National

Universities in Japan take precautions in response to coronavirus outbreak

JIJI

Universities are scrambling to deal with the threat of infections from the coronavirus outbreak wreaking havoc in China and around the world.

Many are monitoring their students’ health, especially those who visited China for the Lunar New Year holidays.

Ritsumeikan University, which has some 1,400 Chinese students, called or emailed 25 who came from Wuhan, the epicenter of the coronavirus outbreak. According to the school, based in Kyoto, 22 did not leave Japan in the past month but two are currently in Wuhan.

The school confirmed the status of the pair and is seeking information on another 35 from Hubei province. Wuhan is the capital of Hubei.

The school’s operator, Ritsumeikan Trust, published a warning Tuesday for students and staff members entering Japan from China, calling on those with fever or other symptoms to inform airport authorities, and those without symptoms to monitor their own health for two weeks after arriving.

Another school run by Ritsumeikan Trust, Ritsumeikan Asia Pacific University in Beppu, Oita Prefecture, decided to cancel all programs taking place in China. It also canceled plans to send three exchange students there this month.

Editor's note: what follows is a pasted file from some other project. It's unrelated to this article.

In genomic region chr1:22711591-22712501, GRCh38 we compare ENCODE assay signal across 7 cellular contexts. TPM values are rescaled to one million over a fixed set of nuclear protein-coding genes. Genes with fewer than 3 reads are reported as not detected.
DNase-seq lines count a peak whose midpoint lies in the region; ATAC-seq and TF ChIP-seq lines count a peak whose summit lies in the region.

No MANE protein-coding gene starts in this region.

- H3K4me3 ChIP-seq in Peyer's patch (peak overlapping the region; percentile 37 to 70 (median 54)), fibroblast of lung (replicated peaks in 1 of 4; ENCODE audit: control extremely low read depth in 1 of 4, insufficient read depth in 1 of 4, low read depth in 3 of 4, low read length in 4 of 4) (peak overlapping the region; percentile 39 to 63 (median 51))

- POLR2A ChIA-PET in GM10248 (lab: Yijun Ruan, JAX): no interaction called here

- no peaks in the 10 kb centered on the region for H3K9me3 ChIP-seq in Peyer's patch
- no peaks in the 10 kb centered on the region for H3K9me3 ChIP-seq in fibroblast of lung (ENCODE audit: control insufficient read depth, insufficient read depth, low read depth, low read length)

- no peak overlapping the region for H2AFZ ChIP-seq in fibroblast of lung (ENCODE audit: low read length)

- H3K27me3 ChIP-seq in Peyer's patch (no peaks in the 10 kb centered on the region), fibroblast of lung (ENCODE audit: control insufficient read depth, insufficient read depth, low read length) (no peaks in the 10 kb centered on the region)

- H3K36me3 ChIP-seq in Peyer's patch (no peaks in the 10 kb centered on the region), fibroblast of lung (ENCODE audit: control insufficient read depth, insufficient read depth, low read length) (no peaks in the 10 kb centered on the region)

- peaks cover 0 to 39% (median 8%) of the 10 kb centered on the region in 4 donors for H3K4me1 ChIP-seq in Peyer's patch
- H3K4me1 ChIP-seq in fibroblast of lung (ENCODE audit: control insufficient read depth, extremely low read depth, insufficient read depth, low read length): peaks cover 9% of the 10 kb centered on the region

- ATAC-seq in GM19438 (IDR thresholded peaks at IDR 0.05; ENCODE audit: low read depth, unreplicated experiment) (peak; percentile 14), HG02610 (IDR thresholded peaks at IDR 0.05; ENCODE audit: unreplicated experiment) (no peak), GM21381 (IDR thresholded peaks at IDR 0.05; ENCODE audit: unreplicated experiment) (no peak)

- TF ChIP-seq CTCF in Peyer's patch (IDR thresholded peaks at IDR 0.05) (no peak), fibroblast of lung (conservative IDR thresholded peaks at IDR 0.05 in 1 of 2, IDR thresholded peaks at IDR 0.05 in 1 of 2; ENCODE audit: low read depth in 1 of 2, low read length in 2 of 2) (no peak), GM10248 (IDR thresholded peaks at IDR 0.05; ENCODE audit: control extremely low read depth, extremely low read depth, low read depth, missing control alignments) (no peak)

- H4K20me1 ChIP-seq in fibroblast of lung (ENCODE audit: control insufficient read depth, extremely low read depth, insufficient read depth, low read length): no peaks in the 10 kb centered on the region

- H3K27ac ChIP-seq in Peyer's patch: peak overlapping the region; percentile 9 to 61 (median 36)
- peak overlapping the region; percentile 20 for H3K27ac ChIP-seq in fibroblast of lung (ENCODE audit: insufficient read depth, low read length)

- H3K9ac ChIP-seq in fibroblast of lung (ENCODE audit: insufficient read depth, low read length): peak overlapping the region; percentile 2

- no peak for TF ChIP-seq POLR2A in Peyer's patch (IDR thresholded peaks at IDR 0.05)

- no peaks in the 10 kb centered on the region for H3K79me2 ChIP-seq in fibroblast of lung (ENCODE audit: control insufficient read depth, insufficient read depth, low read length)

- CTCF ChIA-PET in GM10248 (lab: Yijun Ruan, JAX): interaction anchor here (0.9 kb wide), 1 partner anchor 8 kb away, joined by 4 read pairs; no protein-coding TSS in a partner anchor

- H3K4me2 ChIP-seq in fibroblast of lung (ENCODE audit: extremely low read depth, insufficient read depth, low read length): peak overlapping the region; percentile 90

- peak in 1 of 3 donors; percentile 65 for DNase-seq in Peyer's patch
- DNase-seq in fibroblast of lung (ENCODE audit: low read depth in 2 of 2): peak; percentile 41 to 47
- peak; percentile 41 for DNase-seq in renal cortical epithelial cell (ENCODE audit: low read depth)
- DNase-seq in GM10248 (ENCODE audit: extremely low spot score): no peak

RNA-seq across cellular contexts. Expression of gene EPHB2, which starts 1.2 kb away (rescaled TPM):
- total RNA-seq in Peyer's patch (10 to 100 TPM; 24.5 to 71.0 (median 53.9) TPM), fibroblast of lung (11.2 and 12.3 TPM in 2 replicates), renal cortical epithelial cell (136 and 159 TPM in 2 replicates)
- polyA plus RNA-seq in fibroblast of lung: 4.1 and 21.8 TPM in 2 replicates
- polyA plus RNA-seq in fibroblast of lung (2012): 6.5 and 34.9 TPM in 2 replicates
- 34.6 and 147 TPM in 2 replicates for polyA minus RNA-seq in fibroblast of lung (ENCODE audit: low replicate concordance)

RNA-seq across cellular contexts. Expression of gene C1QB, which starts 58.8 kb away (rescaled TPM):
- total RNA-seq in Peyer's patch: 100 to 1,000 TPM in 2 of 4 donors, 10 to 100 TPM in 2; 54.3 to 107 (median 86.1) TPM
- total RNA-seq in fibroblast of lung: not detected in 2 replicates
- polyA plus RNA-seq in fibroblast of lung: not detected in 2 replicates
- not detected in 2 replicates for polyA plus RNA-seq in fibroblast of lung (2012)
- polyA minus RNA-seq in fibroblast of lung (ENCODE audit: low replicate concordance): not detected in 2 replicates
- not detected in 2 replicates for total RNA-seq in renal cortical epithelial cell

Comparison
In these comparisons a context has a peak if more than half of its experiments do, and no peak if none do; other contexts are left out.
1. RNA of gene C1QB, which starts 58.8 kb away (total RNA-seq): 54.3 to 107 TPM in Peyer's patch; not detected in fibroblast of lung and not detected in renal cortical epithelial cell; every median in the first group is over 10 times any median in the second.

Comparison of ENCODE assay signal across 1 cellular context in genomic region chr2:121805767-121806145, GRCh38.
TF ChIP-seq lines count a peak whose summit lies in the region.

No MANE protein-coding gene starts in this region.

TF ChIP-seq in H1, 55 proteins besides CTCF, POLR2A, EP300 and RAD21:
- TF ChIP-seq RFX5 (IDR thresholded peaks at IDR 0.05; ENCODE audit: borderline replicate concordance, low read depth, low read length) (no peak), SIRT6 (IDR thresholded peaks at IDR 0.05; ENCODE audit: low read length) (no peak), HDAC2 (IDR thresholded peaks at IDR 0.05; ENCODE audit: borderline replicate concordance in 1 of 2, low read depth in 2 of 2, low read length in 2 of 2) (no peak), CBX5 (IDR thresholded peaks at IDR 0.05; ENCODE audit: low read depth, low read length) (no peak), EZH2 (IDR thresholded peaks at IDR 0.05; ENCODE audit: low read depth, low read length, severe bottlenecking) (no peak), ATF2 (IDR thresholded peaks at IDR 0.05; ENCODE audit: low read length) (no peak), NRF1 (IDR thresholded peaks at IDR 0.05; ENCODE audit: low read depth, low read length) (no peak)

Other universities, such as Doshisha University in Kyoto and Tokyo University of Science, also suspended their programs in China.

Tokushima University in Shikoku had two Japanese studying at Wuhan University. Both returned to Japan in early January, before the Lunar New Year holidays, but one was slated to go back to Wuhan this month. Since the coronavirus outbreak postponed the start of classes, however, the student remains in Japan.

“We ask those returning from China to stay at home for two weeks,” a representative of Gakushuin University in Tokyo said. The elite school sent out an email message calling on its Chinese students to be careful with their health when traveling home for the holidays.

Some Japanese studying in China are trying to suspend their programs and return to Japan. According to the administrative office of the public-private Tobitate! Study Abroad Initiative, an academic aid program, many who have received its scholarships are now asking how suspending the overseas studies will affect their financial aid.

“(Students) can rest assured that we will deal with the issue flexibly and not demand repayment,” a representative said.

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